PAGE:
Hold on to your hats, a 27-page report called the "Pasadena Windstorm Tree Failure Analysis" has been made public by the city's Urban Forestry Advisory Committee.
Prepared for the city's Department of Public Works, the study examines data on nearly 5,500 trees that were damaged in the historic windstorms -- with wind speeds reaching 100 miles per hour within the City of Pasadena -- on November 30 and December 1, 2011.
An analysis of tree failures by the Davey Resource Group showed the city’s urban forest suffered "severe losses" with approximately 9% of the trees damaged in the high winds. Costs to the city are projected to be in the tens of millions of dollars with hundreds of light poles and buildings also damaged in the storm.
The City of Pasadena maintains that it maintains about 57,500 trees in over 64,500 city locations. The report asserts that the "unpreventable wide variety of damage to the urban forest structure" was primarily caused by wind intensity and direction, and that the existing tree maintainence program prevented more damage from occuring.
Some report findings:
- 56% of the damage to the urban forest was branch failure.
- 30% of the damage to the urban forest was whole tree failure.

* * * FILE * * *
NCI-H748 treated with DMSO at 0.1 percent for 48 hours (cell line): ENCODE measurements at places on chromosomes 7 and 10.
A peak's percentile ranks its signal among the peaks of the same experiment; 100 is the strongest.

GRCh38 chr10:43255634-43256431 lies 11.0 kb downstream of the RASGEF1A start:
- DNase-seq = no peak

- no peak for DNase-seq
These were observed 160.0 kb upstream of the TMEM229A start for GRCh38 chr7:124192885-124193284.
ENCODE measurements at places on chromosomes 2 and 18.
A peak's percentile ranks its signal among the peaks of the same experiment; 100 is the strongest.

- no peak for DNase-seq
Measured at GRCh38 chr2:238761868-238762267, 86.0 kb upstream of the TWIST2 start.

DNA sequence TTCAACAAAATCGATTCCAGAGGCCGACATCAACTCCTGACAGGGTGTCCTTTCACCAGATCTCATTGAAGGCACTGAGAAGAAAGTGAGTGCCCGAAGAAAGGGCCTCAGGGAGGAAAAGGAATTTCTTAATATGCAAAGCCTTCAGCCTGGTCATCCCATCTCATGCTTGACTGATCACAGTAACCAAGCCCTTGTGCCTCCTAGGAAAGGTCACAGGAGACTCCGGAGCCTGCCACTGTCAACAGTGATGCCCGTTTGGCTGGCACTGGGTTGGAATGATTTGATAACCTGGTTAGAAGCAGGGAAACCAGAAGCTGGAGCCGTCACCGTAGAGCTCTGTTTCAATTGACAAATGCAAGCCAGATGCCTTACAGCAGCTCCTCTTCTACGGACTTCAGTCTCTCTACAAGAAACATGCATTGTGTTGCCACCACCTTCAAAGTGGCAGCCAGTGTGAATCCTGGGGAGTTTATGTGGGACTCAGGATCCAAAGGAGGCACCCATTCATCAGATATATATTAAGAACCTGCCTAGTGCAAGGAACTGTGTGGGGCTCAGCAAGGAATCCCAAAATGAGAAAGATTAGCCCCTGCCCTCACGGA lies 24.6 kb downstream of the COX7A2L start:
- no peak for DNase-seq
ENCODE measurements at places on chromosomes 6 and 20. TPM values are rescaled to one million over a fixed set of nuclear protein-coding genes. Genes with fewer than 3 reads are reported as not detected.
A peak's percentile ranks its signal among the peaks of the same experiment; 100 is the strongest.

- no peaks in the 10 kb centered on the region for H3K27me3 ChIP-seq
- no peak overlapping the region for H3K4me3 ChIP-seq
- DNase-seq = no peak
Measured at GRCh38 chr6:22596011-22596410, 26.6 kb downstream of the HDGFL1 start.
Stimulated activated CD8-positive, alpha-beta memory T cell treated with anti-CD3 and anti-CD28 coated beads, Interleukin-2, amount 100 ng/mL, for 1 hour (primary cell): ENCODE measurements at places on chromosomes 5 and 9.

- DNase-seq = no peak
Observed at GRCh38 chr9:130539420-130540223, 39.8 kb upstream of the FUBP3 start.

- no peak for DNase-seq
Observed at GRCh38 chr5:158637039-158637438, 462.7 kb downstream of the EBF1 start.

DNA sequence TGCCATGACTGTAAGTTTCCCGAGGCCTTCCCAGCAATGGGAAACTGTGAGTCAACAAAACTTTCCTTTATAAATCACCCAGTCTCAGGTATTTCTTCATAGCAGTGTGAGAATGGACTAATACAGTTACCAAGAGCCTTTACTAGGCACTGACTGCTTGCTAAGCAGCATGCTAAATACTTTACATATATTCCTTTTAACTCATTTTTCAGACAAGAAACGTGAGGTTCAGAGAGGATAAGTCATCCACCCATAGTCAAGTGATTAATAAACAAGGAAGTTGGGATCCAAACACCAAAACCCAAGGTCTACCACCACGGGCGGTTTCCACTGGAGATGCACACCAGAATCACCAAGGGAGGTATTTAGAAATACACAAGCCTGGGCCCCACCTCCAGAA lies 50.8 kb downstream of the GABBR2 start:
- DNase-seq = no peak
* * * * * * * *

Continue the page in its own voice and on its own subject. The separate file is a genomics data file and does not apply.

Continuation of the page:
- Top six species to suffer the most damage were live oak, Chinese elm, southern magnolia, camphor, Queensland pittosporum and holly oak
- Queensland pittosporum was the poorest performing species with over 50% of its population suffering damage.
- Most affected trees were in fair or better condition at the time of the storm.
- Wind speed and direction was determined to be the major contributing factor to damage.
- Current and past pruning practices did not contribute to the extent of damage
- Broad canopy trees had more failure types than columnar trees.
- Whole tree failures were dominated by soil failure, not root failure.
- Planting space and/or the presence of irrigation were not contributing factors to tree failure.
- The windstorm was severe and extremely rare for Pasadena.
For more on the the City of Pasadena's "Master Street Tree Plan," and all the data you can shake a stick at, download the full report here.